The Red Sea (but where are all the Reds?)

AL GHARDAKA (Hurghada)--I think it's Sunday. You lose track of these things when you're away from your home long enough, away from daily news, away from your first language or even text you can (easily) read. The Red Sea coastal town of Al Ghardaka is far more developed than it was when I was here in 1993--kind of like South Edmonton Commons on meets the Aquarius Complex from Frank Miller's Ronin, if you can dig it. Still, when you wander in front of the sea itself, you find your breath taken away.

My wife and I arrived last night from Al Uqsor (Luxor, or to use its proper ancient name, Waset). The bus ride was unpleasant, though not anyway near the unpleasantness of Kenyan buses. The wind makes up for the high temperature here--windy like Lethbridge. Cools you down a good 15 degrees, easily. We've been met by the good fortune of a host named Hussein and his Finnish wife Warda who took us to their hotel and have been treating us with tremendous hospitality. They've been showing us around, feeding us and generally treating us like family.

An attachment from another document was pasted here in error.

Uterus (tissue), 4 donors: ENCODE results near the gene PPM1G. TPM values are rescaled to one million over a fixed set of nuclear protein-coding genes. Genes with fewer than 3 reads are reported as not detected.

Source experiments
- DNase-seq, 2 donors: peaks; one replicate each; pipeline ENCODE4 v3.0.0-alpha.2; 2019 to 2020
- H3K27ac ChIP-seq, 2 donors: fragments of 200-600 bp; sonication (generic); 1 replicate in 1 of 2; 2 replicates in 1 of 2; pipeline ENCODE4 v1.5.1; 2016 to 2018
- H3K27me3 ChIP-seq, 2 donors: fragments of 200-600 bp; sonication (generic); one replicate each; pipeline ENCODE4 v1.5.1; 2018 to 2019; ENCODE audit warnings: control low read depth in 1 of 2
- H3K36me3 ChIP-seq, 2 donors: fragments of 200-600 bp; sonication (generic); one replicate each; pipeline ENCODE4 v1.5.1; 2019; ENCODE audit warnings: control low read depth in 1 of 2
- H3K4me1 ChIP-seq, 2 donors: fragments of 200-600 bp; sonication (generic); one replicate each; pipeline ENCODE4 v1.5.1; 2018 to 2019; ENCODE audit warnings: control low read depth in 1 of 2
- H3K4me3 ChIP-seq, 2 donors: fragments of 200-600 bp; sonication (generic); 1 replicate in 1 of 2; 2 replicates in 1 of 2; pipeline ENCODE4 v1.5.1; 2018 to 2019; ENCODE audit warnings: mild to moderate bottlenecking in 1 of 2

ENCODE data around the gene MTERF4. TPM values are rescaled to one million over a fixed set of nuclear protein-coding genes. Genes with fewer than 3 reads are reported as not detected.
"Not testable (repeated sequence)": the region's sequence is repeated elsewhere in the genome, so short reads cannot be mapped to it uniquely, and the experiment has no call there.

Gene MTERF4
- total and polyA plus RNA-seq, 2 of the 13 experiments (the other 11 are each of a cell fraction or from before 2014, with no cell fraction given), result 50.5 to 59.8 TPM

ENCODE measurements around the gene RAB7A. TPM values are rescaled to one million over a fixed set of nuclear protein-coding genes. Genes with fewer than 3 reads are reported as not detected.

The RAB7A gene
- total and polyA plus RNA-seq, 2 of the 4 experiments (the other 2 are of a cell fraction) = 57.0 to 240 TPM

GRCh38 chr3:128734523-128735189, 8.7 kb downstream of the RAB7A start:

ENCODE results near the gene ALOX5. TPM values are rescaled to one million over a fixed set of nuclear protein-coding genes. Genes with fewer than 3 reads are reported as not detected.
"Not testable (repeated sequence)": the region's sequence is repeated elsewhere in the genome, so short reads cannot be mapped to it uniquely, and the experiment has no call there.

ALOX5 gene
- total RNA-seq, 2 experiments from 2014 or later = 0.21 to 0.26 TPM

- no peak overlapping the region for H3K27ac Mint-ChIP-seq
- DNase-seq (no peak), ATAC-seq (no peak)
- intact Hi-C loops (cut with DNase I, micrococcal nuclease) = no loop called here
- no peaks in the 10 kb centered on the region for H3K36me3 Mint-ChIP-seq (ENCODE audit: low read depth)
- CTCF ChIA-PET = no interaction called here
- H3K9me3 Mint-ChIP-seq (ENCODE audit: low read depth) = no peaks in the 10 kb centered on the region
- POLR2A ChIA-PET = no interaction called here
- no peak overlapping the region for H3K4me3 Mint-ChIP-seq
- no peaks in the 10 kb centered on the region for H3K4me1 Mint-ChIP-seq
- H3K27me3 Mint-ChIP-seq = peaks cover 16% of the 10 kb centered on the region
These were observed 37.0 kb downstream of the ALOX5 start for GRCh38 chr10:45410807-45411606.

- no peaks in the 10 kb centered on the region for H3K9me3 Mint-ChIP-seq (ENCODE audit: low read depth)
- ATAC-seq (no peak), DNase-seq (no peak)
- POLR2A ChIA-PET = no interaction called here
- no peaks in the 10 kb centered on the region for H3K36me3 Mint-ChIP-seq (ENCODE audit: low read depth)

I'm driving my wife crazy--and please don't tell the stereotype police--but I've been buying watermelon on a daily basis (but I've only eaten fried chicken once and have neither shot hoops nor buckdanced a single time). In this heat, what's a M-F (Minister Faust) supposed to do? Watermelon is a major release, and it's cheap, say, 7-10 Egyptian pounds (about $2 Canadian).